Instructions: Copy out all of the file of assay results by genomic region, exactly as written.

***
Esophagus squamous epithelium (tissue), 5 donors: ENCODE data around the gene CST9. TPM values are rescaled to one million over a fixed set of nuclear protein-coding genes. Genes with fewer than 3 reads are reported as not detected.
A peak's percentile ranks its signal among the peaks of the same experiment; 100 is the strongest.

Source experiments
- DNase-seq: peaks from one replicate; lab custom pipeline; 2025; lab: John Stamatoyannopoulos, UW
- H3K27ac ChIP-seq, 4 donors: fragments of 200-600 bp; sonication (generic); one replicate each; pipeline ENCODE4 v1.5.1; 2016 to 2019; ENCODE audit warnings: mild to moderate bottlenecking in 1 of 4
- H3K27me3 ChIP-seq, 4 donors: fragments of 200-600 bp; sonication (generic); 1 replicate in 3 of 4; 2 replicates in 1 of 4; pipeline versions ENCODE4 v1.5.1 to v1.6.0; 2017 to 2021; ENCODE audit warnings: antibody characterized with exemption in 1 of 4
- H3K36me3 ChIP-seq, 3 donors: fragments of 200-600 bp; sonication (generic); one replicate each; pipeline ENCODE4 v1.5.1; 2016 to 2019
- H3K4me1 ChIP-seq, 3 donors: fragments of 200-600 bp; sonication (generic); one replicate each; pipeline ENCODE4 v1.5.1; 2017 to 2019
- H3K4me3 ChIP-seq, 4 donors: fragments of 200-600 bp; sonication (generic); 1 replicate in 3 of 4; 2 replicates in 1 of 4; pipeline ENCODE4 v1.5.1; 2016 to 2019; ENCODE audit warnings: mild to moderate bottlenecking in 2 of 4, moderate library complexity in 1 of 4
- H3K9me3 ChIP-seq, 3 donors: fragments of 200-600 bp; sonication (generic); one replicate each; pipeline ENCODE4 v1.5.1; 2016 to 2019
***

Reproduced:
Esophagus squamous epithelium (tissue), 5 donors: ENCODE data around the gene CST9. TPM values are rescaled to one million over a fixed set of nuclear protein-coding genes. Genes with fewer than 3 reads are reported as not detected.
A peak's percentile ranks its signal among the peaks of the same experiment; 100 is the strongest.

Source experiments
- DNase-seq: peaks from one replicate; lab custom pipeline; 2025; lab: John Stamatoyannopoulos, UW
- H3K27ac ChIP-seq, 4 donors: fragments of 200-600 bp; sonication (generic); one replicate each; pipeline ENCODE4 v1.5.1; 2016 to 2019; ENCODE audit warnings: mild to moderate bottlenecking in 1 of 4
- H3K27me3 ChIP-seq, 4 donors: fragments of 200-600 bp; sonication (generic); 1 replicate in 3 of 4; 2 replicates in 1 of 4; pipeline versions ENCODE4 v1.5.1 to v1.6.0; 2017 to 2021; ENCODE audit warnings: antibody characterized with exemption in 1 of 4
- H3K36me3 ChIP-seq, 3 donors: fragments of 200-600 bp; sonication (generic); one replicate each; pipeline ENCODE4 v1.5.1; 2016 to 2019
- H3K4me1 ChIP-seq, 3 donors: fragments of 200-600 bp; sonication (generic); one replicate each; pipeline ENCODE4 v1.5.1; 2017 to 2019
- H3K4me3 ChIP-seq, 4 donors: fragments of 200-600 bp; sonication (generic); 1 replicate in 3 of 4; 2 replicates in 1 of 4; pipeline ENCODE4 v1.5.1; 2016 to 2019; ENCODE audit warnings: mild to moderate bottlenecking in 2 of 4, moderate library complexity in 1 of 4
- H3K9me3 ChIP-seq, 3 donors: fragments of 200-600 bp; sonication (generic); one replicate each; pipeline ENCODE4 v1.5.1; 2016 to 2019